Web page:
The second large apprehension about popular election, which was that the country was too large for the people to be sufficiently informed about the presidential candidates, is most definitely no longer in force. Despite the expansion of the country from the Eastern seaboard west to the Pacific Ocean, and despite the enormous population growth that has taken place since the country’s founding, there has never been greater availability of information about those running for office than exists today. We live in the Information Age, and with the advent of the Internet, 24 hour news channels, the constant news cycle, and presidential campaigns that begin two years before the actual vote, it is a given that voters are as sufficiently informed as they’d like to be about those who choose to run for president.
There is also evidence that points to the fact that voters are better informed in a presidential election year than they are during midterm elections for their state’s congressmen. In 2000, 82% of respondents surveyed watched at least one television program about the campaign, as compared to 62% in 2002. In 2000, 76% indicated that they care who wins the presidential election, whereas only 61% indicated that they care who wins the Congressional elections. It is a given that most people know more about the presidential candidates (and can actually name them) than they know about those running for the seat in their Congressional district. In 1787, this could not have been anticipated, due to the fact that information about candidates was not nearly as widely disseminated, so there was a better chance that the people would know something about local politicians than ones from out of state. In addition, the framers might not have anticipated the president becoming the public face of the country to the extent that he is today. It is clear, however, that the ill-informed electorate which so concerned the framers no longer exists, removing the second major impediment to popular election.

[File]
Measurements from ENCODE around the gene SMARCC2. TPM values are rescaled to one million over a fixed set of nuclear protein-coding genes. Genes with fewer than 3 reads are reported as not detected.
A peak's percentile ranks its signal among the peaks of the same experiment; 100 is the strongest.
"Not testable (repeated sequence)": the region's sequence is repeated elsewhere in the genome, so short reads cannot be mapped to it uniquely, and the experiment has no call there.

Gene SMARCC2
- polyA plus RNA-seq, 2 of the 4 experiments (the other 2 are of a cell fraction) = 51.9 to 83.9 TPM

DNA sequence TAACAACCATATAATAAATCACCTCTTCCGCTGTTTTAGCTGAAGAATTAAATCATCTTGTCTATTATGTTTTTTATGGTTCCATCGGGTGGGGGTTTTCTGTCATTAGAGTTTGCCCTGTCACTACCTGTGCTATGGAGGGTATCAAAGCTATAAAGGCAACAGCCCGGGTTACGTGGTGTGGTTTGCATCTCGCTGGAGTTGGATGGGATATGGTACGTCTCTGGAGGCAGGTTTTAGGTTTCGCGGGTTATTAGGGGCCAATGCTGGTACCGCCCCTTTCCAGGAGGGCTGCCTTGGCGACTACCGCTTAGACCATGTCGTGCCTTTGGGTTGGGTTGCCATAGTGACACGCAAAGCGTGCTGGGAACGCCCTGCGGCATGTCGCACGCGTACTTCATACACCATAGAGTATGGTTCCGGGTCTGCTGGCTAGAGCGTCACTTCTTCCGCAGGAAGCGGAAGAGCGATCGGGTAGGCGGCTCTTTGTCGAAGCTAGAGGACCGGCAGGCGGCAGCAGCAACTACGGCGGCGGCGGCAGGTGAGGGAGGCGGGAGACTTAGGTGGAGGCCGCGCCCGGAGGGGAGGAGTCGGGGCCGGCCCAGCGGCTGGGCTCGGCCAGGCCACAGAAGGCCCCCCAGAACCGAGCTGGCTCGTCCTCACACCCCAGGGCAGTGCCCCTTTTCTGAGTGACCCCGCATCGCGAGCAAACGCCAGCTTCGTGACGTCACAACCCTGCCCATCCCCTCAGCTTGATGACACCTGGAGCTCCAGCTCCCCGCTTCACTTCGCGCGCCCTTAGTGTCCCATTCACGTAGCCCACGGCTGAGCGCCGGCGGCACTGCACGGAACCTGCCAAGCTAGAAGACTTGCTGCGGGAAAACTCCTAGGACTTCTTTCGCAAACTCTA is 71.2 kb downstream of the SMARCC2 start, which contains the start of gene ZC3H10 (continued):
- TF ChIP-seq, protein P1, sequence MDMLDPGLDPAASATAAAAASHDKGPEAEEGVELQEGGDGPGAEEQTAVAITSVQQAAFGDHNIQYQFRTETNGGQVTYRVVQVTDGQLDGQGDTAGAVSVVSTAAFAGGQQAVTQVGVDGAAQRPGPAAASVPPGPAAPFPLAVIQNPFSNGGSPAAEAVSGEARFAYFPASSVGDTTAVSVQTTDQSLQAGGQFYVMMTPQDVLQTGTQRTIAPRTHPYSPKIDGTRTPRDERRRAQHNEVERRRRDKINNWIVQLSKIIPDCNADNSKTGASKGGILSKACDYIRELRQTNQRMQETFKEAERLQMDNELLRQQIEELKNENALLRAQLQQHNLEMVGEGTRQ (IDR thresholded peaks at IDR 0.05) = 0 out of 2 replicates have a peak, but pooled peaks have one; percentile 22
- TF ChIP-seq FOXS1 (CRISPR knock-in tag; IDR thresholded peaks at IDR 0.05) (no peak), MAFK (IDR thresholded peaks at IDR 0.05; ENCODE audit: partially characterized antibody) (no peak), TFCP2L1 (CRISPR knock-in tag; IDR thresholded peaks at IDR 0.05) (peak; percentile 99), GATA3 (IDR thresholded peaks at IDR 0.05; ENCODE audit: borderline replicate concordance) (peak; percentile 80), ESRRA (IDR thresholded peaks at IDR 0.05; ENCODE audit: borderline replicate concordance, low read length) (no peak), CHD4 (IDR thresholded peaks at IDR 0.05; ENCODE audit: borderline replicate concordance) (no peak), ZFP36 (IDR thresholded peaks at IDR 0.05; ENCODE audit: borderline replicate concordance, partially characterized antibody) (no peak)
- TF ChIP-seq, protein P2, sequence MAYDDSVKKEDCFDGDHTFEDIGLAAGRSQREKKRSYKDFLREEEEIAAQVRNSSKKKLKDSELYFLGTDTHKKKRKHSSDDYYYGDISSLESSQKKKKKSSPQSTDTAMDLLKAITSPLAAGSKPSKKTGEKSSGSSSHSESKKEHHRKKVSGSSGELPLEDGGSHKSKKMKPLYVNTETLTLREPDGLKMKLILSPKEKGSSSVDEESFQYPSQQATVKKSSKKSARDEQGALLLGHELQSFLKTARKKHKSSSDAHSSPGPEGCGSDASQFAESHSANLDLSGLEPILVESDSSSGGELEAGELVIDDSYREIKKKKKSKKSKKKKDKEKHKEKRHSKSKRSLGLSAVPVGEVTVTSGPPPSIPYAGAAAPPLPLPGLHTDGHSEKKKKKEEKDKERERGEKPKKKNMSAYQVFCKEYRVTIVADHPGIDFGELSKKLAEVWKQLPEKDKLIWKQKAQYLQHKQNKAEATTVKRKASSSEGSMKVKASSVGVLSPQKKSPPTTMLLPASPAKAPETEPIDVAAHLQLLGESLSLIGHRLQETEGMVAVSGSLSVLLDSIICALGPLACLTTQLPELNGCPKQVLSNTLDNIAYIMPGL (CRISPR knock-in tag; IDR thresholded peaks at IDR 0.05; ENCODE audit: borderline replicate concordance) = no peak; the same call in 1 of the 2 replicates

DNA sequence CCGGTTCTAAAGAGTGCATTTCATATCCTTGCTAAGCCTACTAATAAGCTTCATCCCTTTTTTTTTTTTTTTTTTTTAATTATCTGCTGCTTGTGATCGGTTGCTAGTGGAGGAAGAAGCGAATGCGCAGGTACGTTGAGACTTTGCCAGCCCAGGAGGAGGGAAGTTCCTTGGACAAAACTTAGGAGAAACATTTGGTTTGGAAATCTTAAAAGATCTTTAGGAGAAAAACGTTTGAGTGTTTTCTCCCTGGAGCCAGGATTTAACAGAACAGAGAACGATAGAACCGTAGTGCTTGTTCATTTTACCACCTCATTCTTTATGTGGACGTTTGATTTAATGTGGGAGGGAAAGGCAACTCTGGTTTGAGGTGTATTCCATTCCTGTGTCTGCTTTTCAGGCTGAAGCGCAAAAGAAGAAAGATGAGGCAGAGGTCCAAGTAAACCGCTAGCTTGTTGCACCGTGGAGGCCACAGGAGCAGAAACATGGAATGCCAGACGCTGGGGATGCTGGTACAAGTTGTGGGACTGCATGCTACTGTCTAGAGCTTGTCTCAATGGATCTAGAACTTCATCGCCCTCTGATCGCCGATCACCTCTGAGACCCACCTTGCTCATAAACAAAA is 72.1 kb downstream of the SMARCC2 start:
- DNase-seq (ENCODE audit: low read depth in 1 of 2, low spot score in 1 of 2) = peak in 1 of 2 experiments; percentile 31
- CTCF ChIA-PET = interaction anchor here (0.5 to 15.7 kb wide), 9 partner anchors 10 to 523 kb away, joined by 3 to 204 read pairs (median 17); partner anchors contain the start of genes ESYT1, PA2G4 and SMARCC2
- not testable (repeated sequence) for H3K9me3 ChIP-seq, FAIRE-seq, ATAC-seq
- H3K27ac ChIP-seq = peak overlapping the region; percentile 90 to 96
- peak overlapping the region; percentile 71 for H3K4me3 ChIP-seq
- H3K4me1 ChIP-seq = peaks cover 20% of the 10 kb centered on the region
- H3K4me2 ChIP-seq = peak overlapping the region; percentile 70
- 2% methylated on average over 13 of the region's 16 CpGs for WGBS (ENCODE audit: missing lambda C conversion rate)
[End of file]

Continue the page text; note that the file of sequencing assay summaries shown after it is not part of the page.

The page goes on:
The third fear of the framers was that the president would always come from a large state and a Northern state if popularly elected. In fact, even with the Electoral College, only two presidents have made their primary residences in small states (Franklin Pierce in New Hampshire, and Bill Clinton in Arkansas). However, the fear that large states would only vote for candidates from their own state or from other large states was unfounded. It is clear that the framers did not anticipate the two party system that emerged, hence the fear was that each state would vote for a favorite son candidate. Under the two party system, it is impossible for states to only vote for local presidential candidates since only two states get this opportunity. Even when the opportunity arises, it is never certain that a candidate will carry his own state, as demonstrated by Al Gore’s inability to carry Tennessee.